The Perfect Antidote
Behar (Leviticus 25:1-26:2 )
When you sell to your friend or buy from your friend, do not cheat each other. (25:14)
Smack in the middle of its instructions regarding Shemitah, the Torah inserts the singular prohibition of onaah. “Do not cheat each other.” Why does it belong here? Furthermore, the laws of Shemitah apply to the usage of the land, requiring that it lay fallow for the entire seventh year. It is essentially real-estate law. But the law of onaah does not apply to real estate, since the dynamics of land prices are different. Why then does this law, which applies to movable property, appear in the midst of the Shemitah laws that apply to the land?
The Beis Av explains that the underlying concept of the Shemitah year is to impress on people that, in the final analysis, everything we have comes from Hashem. Do not think that the more you toil the more you earn. Here you will see that you can leave your land fallow for an entire year, and your livelihood will not suffer.
This concept very much negates the rationale for cheating. A person may think he can beat the game. He may think that his underhanded methods will bring him additional money that he would not have had otherwise. But if he honestly believes that everything comes from Hashem, he certainly cannot expect to outsmart Him. He may gain a few dollars by cheating, but then his air conditioner will break or his car will need a new transmission, costing him the same amount of money he thought he had gained. In the end, the bottom line will be what Hashem wants it to be.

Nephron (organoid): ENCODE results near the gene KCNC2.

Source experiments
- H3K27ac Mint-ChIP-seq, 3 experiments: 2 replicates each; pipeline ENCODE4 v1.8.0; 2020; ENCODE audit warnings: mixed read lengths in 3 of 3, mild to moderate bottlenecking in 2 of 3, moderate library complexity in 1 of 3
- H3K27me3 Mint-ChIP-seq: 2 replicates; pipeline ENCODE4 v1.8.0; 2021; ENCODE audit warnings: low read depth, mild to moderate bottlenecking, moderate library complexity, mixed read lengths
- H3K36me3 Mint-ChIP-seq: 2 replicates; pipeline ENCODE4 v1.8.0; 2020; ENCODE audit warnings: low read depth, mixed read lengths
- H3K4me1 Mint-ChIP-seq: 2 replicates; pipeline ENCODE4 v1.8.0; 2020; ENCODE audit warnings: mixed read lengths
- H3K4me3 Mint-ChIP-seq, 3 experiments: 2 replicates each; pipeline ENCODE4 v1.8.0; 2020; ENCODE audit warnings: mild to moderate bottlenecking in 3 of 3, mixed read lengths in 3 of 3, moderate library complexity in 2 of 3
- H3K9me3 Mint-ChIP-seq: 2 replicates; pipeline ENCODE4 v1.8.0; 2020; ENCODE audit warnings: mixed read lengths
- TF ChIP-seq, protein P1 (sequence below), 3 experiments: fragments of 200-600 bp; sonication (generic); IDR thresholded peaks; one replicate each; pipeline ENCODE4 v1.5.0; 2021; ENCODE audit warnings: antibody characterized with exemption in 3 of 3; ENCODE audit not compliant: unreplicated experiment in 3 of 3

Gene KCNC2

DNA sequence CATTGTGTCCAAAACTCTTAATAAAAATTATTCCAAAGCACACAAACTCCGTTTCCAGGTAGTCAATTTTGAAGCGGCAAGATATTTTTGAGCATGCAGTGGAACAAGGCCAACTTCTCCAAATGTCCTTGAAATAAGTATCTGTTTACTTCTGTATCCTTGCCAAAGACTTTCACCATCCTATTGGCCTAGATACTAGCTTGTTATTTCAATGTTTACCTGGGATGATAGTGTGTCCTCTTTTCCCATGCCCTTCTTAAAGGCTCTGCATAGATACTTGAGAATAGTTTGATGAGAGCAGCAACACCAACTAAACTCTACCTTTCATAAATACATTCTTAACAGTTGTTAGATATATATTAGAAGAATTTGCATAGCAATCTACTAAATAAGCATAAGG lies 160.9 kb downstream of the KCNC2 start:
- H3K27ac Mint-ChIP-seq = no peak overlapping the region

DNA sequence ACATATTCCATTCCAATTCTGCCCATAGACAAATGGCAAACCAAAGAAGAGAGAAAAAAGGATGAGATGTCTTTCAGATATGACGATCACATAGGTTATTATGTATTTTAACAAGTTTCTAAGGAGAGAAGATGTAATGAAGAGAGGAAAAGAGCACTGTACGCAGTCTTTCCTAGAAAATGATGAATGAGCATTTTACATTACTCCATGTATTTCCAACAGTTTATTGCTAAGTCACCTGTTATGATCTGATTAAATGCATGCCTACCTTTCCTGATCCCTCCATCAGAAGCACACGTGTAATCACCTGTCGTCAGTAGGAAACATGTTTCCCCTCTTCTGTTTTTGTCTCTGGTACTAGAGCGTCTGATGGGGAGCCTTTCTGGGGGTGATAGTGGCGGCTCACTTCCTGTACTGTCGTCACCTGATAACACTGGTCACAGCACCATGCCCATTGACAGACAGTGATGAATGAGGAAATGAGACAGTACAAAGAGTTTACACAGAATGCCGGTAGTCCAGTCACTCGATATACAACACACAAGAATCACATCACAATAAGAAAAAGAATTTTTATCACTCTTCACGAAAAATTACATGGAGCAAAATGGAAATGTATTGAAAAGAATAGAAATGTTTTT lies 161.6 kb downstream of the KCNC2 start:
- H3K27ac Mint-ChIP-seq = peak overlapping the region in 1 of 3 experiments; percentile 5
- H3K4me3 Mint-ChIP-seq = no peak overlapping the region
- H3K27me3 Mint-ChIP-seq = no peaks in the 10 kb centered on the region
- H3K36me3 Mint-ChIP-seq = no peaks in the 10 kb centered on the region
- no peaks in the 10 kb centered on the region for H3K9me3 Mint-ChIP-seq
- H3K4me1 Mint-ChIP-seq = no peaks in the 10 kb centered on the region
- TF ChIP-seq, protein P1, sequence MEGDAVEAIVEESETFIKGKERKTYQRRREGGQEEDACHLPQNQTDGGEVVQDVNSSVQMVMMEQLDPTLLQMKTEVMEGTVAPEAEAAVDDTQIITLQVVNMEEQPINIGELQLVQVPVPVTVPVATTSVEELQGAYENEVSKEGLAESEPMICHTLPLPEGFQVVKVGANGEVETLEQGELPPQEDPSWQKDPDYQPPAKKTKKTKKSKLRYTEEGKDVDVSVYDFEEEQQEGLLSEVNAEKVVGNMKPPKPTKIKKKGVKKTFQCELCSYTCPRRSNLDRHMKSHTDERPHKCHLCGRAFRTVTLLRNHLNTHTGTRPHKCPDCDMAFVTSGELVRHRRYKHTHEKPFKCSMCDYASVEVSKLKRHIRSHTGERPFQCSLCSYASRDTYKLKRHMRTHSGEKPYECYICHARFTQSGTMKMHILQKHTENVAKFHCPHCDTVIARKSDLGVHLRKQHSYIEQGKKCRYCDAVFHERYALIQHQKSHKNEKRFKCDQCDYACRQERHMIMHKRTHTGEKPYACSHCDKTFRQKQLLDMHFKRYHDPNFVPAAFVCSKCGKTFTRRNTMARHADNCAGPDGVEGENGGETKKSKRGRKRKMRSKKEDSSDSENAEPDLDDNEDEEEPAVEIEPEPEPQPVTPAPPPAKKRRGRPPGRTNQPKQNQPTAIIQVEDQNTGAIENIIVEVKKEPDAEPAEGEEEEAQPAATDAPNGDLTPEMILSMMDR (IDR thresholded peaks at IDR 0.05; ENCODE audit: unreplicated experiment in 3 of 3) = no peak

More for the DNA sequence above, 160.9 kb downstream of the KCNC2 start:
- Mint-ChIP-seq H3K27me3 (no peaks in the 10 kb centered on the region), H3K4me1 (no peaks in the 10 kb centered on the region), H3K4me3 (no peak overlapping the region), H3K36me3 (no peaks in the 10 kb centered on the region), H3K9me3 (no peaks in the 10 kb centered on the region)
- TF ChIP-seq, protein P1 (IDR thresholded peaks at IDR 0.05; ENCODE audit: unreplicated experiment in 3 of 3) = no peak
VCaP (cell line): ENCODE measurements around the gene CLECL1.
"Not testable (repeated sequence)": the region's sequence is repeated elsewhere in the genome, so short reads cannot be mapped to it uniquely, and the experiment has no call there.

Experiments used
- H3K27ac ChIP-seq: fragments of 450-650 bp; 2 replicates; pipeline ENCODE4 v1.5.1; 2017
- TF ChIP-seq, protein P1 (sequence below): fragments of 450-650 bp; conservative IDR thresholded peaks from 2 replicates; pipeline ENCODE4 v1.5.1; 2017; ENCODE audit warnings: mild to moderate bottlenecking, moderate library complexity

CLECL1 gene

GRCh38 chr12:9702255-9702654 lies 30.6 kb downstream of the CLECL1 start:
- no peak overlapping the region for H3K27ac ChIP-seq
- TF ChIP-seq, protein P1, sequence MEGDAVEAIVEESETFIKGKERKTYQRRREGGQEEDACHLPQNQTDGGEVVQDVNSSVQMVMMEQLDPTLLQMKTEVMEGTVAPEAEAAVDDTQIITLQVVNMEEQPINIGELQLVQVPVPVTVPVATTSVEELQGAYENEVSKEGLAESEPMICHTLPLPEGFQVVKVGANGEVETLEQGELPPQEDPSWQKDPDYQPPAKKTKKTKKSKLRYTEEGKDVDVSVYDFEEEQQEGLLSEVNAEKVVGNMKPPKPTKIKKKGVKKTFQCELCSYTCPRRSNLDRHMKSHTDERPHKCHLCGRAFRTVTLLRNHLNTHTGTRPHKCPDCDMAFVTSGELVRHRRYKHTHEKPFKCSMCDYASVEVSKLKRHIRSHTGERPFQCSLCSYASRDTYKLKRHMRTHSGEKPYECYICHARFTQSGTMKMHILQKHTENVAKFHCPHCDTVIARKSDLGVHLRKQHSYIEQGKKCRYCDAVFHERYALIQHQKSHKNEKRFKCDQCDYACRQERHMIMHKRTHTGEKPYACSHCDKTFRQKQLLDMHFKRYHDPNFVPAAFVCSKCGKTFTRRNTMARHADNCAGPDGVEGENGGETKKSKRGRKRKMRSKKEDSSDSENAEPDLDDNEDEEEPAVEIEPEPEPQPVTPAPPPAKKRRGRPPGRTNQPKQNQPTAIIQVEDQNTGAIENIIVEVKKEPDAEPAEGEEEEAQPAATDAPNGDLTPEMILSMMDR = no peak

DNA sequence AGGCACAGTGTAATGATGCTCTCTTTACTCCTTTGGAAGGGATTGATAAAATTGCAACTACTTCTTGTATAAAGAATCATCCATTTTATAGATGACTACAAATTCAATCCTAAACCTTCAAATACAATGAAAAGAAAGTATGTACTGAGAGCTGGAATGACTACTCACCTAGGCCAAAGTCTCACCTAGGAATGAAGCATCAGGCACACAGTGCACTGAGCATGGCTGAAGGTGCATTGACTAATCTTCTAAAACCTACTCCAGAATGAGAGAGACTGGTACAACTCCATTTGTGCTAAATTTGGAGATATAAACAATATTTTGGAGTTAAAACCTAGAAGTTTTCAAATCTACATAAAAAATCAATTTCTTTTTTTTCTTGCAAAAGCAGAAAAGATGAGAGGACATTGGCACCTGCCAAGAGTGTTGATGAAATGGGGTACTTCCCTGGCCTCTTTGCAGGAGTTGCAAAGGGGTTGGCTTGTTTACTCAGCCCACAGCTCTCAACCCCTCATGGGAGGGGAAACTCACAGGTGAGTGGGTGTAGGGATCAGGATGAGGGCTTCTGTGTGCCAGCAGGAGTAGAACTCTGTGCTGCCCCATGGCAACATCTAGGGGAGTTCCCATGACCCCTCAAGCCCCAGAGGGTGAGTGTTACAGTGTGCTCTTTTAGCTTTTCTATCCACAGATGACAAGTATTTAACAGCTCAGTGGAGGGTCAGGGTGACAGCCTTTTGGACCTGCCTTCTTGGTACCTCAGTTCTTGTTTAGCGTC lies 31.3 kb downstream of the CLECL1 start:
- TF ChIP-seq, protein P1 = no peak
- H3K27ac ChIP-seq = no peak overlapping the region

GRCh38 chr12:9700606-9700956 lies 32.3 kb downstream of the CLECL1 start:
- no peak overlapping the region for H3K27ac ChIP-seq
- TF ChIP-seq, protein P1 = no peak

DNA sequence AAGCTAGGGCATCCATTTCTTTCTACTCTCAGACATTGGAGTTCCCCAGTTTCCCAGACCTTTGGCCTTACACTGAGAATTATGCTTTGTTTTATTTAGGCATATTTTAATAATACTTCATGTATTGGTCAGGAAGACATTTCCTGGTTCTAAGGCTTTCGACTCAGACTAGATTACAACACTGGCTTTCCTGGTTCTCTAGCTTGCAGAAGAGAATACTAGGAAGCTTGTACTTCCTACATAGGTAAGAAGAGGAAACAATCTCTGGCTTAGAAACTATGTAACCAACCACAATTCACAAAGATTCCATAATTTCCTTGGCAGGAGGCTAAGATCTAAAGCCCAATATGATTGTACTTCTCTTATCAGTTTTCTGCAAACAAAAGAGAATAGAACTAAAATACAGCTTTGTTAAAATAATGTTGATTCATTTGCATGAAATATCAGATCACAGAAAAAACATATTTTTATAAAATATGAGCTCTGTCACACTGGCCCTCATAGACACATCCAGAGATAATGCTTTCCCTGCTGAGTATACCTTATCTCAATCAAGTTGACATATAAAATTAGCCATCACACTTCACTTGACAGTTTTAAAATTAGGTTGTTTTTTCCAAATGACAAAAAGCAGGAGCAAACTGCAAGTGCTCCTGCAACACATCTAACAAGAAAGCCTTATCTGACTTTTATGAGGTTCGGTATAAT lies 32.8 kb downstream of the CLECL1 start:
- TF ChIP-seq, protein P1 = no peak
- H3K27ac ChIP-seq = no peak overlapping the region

If a person keeps the mitzvah of Shemitah, if he absorbs its message, he will understand that cheating is not only wrong. It is futile.
Let us follow this reasoning one step further. We have identified the connection between Shemitah and cheating. But onaah also includes onaas devarim, which forbids snide and scathing remarks to other people. What is the connection between Shemitah and this type of onaah? What do such remarks have to do with business dealings and livelihoods?
I once heard from my Rosh Yeshivah, Rav Yaakov Weinberg that the root cause of all putdowns is an underlying attitude of rejection. It is as if we were saying, “He does not belong. He should not be getting so much honor. I am smarter and better than he is.” And then we cut him down to size.
Looking more closely, we notice that the motivation behind the snide remark is really a lack of satisfaction with one’s own portion in life. It reflects an insufficient trust and faith in Hashem. Verbal abuse, therefore, stems from a lack of belief that the Master of the Universe is fully in charge. Therefore, the mitzvah of Shemitah is the perfect antidote.